Also, we have to tie in the addiction that is now created within society for handheld cell phones and wi-fi, and also the effect of that on people's behaviour, or on their relationships. All this, it's both complex, but it's also compounding exponentially. And we, I suppose, a good physician should be ahead of the game. When say, over 30 years ago, the statins, the cholesterol statins were introduced, most good physicians would have picked up in the first week that people are complaining about aches and pains.

Andrew: Yeah.

Robin: And it took sort of 20 or 30 years past that for the authorities - very much controlled by the pharmaceutical companies to admit it.

So we're in a situation where I believe we're observing the canaries down the mine much before the vested interest corporations and institutions who are making money out of this. We are the ones that I think have a...well, I believe, a moral and ethical responsibility to point out to people where this is going.

Andrew: Absolutely. So this is always a big issue with vested interest. And we've got a draw here, as in the public wants this, the public wants convenience. It's almost like how do you raise an issue against something that somebody actually wants?

Robin: Yep, yep.

Andrew: And it's almost like addressing an opioid issue really, isn't it?

Robin: It's exactly the opioid issue or certainly in the '70s telling a smoker that they were addicts. And then in the '80s, I mean, it wasn't till the early '90s that secondary smoke...environmental smoke from others was proved to be dangerous. Had I been talking about this in the early '80s, I would have been told that I was a scaremongerer. 

Andrew: Right.

Robin: And yet, it was pretty obvious when you saw families and kids with asthma, and bronchial diseases. To say to their parents, "No, don't smoke. Don't smoke in front of your kids and your babies."

And so what eventuates several years later should be picked up by us because it's our job to actually intervene early, first do no harm and to identify environmental issues. And I believe that's what's happening. And that's why there's a great schism between those of us who have done the research. And I'd say that any doctor or health professional that looks at the research will say, "Whoa, you know, there's enough there for us to be incredibly cautious." And with no vested interest at all. Our vested interest should only be in the person in front of you. Whether they're a child or a CEO of a tech company, I will say the same thing to them, if I'm concerned about that.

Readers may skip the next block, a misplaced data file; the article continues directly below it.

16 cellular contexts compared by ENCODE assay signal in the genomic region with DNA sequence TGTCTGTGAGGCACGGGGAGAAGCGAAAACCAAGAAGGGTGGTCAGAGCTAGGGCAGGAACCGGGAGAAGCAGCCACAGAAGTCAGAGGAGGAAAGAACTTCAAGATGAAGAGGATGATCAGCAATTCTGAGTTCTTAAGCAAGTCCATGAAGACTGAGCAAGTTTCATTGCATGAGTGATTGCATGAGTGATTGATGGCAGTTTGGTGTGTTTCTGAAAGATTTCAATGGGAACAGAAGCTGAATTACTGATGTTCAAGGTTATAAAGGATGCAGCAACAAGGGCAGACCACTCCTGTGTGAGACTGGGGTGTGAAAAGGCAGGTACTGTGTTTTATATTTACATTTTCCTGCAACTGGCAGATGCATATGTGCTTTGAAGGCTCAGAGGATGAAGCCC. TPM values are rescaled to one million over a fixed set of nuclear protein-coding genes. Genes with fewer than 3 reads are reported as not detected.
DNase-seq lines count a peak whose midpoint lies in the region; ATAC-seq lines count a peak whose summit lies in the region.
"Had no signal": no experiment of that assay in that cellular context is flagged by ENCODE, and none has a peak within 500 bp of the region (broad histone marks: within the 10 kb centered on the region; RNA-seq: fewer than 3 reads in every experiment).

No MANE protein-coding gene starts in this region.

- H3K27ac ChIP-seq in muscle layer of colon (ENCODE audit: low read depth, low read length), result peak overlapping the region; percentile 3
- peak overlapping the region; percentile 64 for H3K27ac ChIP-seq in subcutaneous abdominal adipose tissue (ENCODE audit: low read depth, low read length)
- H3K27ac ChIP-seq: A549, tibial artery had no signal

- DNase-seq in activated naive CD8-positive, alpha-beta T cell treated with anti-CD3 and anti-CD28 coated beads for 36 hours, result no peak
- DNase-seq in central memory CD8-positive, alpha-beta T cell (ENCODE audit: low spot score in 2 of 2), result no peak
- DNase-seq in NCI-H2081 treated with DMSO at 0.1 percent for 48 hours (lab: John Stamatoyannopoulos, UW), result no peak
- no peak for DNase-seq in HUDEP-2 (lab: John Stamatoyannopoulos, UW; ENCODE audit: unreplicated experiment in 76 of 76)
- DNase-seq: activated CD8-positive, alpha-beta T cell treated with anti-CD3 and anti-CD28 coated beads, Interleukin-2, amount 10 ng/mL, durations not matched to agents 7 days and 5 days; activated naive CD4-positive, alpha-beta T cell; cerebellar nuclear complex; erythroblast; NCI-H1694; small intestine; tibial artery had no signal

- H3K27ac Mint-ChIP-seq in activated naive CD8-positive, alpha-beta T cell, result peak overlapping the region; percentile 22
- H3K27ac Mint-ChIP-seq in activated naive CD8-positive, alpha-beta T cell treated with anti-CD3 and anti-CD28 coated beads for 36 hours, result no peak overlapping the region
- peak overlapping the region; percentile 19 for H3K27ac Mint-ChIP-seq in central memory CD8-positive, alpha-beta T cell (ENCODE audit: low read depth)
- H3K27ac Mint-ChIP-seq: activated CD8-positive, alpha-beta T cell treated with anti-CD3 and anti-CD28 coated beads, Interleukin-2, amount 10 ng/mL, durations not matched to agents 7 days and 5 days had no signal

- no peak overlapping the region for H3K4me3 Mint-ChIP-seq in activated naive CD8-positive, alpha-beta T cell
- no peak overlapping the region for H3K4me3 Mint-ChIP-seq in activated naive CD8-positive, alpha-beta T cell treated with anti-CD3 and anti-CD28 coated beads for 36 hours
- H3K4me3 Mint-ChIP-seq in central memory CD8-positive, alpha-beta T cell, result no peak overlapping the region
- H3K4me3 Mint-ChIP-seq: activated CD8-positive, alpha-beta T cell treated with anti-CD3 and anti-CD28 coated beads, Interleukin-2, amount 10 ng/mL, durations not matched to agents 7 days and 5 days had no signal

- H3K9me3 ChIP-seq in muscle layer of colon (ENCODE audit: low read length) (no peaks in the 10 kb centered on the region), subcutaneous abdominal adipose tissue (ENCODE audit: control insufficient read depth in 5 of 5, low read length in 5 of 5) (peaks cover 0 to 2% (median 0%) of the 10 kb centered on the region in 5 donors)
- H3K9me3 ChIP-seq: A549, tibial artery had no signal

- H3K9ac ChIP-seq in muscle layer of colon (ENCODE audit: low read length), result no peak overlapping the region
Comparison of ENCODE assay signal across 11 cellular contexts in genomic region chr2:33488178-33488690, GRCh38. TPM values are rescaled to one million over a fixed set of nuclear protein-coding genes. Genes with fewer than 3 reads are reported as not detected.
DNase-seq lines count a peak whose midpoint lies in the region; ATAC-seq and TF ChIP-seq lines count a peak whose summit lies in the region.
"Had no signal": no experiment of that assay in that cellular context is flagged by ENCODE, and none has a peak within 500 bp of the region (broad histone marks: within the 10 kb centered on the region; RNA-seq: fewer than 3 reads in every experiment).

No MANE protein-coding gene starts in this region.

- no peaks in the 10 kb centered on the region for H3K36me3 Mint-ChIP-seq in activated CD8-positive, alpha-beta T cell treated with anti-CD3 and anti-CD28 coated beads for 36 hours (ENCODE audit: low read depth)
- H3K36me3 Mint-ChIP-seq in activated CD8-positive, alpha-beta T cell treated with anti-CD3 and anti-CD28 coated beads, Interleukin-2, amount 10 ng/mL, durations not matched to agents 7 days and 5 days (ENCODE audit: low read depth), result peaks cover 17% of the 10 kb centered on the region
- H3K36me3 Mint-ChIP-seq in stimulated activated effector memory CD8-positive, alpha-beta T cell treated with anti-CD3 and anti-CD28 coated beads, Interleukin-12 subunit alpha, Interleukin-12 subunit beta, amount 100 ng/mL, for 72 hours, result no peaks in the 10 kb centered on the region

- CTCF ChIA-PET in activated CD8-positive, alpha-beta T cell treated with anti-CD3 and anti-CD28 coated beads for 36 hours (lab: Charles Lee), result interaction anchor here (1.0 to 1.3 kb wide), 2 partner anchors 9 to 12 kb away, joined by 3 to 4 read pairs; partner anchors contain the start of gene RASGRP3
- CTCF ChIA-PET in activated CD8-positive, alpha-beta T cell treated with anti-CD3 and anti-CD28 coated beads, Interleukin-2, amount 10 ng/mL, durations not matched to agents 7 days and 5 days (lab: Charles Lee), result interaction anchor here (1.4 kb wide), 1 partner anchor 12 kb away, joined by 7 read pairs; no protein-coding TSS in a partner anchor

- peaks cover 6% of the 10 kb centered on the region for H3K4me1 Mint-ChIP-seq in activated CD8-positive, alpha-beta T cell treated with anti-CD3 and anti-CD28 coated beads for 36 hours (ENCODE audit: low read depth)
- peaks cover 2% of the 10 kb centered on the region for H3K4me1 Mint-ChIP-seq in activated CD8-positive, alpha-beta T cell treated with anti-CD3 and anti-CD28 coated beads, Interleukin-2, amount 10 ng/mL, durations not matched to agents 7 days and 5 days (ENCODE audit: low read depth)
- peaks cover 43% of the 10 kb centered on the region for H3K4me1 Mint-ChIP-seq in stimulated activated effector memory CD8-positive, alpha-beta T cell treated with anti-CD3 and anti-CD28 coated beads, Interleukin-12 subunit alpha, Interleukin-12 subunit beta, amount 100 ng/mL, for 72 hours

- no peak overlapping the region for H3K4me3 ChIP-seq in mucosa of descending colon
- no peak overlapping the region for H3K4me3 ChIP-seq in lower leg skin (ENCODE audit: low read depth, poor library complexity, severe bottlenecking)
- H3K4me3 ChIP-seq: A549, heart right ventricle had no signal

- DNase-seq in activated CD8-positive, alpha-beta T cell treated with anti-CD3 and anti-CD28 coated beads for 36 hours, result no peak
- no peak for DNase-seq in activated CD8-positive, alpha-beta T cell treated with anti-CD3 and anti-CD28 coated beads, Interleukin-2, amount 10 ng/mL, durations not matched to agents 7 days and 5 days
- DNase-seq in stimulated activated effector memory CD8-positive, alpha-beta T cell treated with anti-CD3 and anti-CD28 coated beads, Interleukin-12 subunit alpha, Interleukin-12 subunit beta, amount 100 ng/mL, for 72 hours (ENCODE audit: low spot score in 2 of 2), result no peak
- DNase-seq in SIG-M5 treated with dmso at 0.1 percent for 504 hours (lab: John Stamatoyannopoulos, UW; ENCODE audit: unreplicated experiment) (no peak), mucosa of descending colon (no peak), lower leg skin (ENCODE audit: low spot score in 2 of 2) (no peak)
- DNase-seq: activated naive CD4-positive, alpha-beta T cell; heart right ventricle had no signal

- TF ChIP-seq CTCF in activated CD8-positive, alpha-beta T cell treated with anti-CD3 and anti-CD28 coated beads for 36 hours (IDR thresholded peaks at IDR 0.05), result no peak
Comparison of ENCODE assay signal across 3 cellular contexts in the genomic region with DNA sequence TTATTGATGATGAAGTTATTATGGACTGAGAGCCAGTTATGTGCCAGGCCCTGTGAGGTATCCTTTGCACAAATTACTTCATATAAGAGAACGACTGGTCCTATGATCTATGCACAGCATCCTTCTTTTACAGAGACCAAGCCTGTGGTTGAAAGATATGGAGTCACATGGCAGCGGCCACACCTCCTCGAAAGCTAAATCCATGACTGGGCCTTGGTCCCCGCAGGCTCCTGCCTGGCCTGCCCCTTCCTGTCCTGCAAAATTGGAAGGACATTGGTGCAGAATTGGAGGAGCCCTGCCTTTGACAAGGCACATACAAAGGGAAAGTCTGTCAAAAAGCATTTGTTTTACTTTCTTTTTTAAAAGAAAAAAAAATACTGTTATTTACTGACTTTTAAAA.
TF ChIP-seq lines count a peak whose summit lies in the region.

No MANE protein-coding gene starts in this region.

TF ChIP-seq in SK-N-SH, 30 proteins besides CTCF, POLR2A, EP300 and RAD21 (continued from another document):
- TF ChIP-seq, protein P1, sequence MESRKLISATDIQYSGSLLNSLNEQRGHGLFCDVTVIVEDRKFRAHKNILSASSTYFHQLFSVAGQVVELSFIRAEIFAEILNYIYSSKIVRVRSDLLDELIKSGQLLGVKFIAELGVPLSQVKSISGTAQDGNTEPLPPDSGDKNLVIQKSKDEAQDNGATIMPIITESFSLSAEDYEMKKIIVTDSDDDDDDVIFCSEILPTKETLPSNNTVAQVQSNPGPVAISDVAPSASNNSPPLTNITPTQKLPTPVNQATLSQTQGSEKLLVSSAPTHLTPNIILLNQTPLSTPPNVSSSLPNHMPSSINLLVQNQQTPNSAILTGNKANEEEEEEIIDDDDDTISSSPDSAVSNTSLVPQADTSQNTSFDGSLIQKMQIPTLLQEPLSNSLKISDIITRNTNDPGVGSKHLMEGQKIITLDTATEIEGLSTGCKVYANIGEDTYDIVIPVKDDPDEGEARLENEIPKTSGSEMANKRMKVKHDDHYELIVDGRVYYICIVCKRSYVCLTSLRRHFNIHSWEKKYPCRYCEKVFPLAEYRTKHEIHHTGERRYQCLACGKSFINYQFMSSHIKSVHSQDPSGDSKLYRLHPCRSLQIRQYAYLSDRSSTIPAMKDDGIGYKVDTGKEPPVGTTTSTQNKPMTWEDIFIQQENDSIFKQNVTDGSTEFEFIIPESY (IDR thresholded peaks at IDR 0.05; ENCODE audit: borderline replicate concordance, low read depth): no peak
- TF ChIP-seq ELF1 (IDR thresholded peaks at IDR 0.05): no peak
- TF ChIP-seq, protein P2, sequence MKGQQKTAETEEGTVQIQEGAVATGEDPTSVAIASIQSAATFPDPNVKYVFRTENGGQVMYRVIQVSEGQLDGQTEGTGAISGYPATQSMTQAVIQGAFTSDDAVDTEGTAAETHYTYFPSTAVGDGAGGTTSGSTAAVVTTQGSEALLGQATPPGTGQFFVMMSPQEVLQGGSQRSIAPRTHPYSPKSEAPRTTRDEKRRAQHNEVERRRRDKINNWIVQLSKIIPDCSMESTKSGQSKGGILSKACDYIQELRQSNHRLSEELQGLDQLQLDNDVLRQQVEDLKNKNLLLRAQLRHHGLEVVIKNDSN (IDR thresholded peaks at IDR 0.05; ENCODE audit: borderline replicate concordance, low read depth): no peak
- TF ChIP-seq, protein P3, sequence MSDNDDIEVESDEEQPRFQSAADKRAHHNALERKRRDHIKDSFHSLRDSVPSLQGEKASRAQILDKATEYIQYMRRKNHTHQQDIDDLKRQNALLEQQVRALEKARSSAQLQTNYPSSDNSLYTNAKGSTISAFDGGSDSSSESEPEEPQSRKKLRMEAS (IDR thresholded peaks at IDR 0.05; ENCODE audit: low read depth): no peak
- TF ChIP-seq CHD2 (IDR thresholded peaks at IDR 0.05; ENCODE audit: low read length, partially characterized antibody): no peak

Andrew: Right.

Robin: And the worrying thing is that I think this addiction, this dependence on technology... And I'd have to say I love technology, I love it. And I'm not against technology, I'm for safe technology. 

Andrew: Yes.

Robin: And I think it's up to these guys who are already making huge profits from it, to put far more money into independent research and has to be totally independent. I think the onus should be on them to prove it safe, not for me to prove it's unsafe or us to prove it's unsafe.

Andrew: Right.

Robin: And that's the issue I think where that, see I'm getting a bit emotional about us now because...

Andrew: But you raise an interesting point. Let's talk about that safety issue with 5G. Do the providers of 5G say that it's been proven?

Robin: No, they say it hasn't been proven to be unsafe. So in other words, there's been no studies done at all. I mean, there have been studies done on certain wavelengths and by independent scientists, but there's actually no proof it's safe at all. There's absolutely no proof it's safe, and they haven't proved it's safe.